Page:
Release date: March 11, 2022
By Mark Thompson
A renowned boat designer from Maine, guitarist Paul Waring has been leading a band for more than twenty years. His love of the music drew him to Chicago in 2010, where he soaked up the blues in the city's vibrant club scene. The trips became more frequent once he fell in love, leading to a 2014 marriage. But that did not end his interest in the city or the music.
His latest release features nine Waring originals written over the last six years. Many of the songs, as well as the album title, reflect the emotional turmoil of the past two years, where love or Covid are equally capable of creating heartache and misery.
The time spent in the clubs helped the guitarist select an impressive cast of musicians to help him articulate his musical vision. Pete Galanis co-produced the project with Waring as well as sharing the lead and rhythm guitar roles. Veteran Ari Seder once again shows why he is one of the top bass players in Chicago, consistently providing a dynamic rhythmic foundation along with Jason “JROC” Edwards on drums, borrowed from Joanna Connor's band. The final piece was Elton Jaan, filling out the arrangements on the Hammond organ in an additional eight hour recording session.
Stylistically, the music is best described as contemporary blues, with a focus on guitar. The sound is outstanding, with credit going to Galanis for his deft hand mixing the tracks. The dual guitars jump out at you, engaging in scintillating interplay on virtually every track. The liner notes don't designate who plays what solo, but listeners most certainly will be content to sit back and enjoy the riveting fretwork on the slow blues “Just My Luck” or the Hendrix-inspired rocker “Trip On Your Love”.
Waring's vocals have a raw edge as witnessed on the opener, “Blues At Home,” with a fine guitar solo followed by Jaan's fleet-fingered response. The leader gets vocal support from Andrea Miologos and Bree Gordon on “Pork Pie Hat,” an up-tempo tribute to his favorite hat, with inspiration courtesy of the great jazz saxophonist, Lester Young. To his credit, Waring doesn't try to do more that he is capable of as a singer, although his narrow range at times blunts the dynamic impact of his vocals.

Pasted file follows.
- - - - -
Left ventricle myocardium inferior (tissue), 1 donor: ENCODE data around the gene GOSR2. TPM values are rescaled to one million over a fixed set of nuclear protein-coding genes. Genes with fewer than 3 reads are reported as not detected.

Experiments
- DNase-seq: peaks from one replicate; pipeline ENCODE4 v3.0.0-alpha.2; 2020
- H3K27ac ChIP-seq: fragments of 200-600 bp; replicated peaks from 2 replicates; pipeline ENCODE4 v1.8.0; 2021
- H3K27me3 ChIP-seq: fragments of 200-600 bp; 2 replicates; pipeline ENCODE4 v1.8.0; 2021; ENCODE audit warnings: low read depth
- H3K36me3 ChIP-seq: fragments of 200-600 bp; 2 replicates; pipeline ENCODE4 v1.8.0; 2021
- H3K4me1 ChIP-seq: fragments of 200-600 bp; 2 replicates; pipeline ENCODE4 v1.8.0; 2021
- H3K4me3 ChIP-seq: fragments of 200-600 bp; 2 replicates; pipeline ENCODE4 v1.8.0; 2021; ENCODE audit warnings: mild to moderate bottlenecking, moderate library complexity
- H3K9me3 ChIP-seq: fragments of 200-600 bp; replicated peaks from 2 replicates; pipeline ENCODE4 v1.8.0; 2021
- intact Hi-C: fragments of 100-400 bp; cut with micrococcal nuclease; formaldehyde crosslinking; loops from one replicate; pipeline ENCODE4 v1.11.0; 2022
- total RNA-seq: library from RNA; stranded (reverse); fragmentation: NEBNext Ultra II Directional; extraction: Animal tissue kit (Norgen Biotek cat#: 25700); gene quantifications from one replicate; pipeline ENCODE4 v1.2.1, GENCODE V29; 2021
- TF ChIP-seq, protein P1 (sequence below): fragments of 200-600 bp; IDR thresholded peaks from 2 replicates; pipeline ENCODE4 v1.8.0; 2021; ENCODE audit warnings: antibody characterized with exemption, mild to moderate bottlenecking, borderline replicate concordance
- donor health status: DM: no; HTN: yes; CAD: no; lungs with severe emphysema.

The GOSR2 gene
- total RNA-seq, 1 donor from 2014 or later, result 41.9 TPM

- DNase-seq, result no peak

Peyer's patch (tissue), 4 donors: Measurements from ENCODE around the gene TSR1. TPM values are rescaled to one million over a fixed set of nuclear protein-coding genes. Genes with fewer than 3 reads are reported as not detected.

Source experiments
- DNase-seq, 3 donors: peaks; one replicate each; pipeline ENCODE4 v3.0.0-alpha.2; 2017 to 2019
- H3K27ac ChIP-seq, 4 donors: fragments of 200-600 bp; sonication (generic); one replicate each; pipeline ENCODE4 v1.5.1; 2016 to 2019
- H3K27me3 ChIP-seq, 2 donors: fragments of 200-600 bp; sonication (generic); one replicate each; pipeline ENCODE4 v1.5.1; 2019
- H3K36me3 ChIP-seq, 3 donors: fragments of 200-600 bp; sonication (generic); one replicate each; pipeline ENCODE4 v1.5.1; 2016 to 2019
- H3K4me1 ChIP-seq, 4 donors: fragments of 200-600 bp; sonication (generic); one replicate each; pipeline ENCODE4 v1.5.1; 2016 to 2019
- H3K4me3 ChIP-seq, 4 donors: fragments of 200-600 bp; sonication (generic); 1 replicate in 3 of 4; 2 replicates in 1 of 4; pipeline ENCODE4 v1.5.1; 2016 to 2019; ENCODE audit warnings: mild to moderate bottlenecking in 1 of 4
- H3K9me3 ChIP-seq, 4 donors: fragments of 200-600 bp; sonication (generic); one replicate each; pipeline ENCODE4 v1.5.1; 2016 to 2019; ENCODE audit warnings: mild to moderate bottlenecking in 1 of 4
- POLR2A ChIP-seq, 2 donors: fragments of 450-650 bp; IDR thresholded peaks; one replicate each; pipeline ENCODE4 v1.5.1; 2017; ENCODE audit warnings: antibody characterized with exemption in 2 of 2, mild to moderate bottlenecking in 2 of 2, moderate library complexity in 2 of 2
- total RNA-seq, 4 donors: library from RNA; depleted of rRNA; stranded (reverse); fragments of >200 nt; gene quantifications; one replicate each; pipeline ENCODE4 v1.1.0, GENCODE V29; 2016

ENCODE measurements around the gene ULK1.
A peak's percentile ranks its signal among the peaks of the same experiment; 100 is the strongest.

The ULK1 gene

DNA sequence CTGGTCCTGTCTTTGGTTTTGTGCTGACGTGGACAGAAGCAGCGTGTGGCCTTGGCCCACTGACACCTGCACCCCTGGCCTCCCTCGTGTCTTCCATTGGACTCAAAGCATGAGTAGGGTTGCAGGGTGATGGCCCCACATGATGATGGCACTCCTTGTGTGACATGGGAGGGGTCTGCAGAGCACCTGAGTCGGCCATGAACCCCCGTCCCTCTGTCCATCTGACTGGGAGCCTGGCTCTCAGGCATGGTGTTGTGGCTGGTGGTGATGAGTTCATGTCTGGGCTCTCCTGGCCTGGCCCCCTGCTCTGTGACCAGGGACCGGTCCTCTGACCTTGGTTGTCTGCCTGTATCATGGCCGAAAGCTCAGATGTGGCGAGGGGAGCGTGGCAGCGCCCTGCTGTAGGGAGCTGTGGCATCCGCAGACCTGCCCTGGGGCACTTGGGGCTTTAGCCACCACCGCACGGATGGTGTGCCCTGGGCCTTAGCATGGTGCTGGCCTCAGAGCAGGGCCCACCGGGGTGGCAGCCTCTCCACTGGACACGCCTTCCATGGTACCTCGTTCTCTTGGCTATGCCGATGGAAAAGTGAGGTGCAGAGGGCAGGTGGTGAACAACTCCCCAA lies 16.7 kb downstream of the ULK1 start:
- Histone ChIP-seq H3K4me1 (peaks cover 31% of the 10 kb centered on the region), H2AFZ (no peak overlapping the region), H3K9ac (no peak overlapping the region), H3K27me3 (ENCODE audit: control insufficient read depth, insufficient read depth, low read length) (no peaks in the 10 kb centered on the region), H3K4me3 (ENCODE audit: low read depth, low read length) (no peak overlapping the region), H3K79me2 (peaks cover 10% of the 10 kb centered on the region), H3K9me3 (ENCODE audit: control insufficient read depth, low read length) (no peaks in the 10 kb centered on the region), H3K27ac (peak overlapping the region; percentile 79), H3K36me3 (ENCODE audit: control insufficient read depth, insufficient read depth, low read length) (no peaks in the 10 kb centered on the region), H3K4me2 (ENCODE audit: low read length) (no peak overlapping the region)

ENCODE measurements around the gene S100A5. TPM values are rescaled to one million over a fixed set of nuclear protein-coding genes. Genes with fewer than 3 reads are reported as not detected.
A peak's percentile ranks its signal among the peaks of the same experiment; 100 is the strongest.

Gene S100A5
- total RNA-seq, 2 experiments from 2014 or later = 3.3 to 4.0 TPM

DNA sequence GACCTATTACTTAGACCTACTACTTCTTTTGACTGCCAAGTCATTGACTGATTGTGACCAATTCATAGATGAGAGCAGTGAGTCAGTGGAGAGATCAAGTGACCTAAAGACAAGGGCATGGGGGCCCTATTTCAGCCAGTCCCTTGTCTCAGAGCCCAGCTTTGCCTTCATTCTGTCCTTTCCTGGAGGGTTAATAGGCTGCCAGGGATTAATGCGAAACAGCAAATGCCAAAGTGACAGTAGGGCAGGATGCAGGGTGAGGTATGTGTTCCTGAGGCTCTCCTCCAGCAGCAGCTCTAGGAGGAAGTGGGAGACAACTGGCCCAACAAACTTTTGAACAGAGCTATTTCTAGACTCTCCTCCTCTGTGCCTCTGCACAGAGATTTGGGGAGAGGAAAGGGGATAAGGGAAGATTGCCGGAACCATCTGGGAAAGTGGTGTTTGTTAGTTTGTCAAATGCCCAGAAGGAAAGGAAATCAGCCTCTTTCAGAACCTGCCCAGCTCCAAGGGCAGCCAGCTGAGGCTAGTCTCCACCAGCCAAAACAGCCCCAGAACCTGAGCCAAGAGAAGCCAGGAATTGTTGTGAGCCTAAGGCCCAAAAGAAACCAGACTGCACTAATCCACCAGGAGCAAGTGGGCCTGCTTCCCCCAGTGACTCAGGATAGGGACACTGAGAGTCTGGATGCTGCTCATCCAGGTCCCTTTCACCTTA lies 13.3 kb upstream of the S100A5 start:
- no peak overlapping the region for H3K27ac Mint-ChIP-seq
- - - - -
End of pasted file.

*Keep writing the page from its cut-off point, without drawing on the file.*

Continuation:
He delivers a strong outing on “These Times,” adding some ringing guitar licks that make this a standout track. “Left Me With The Blues” addresses the familiar theme of “my woman left me,” but Jaan elevates the proceedings with more fine organ playing. Another highlight occurs on “Blues I Can Use,” a soulful lament with several beautifully constructed guitar interludes. Waring wrote “Blue On You” in response to a friend's suicide as a way to work through his grief. The band brings some edgy funk to “This Mother's A Miracle,” once again highlighting the six string chemistry shared by Galanis and Waring.
For the closing number, “Where You Been So Long,” the band establishes a soulful groove that would have brought a smile to the composer, the late Mighty Sam McClain. All of the elements are there – Jaan's simmering organ chords riding the taut rhythm, the guitars stoking the flames one more time. It adds up to an impressive excursion that will undoubtedly raise Waring's profile in the blues community. Listeners who appreciate music that straddles the divide between blues and rock will have plenty to enjoy, as will anyone interested in music that highlights the strengths of collaboration.
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About the Author: Mark Thompson lives in Bradenton, Florida and is the past president of the Suncoast Blues Society. A former Chicago area native, he also acted as the president of Rockford/Byron's Crossroads Blues Society. Thompson writes for many blues publications and served on the Board for the Blues Foundation in Memphis, which hosts the annual Blues Music Awards and International Blues Challenge events.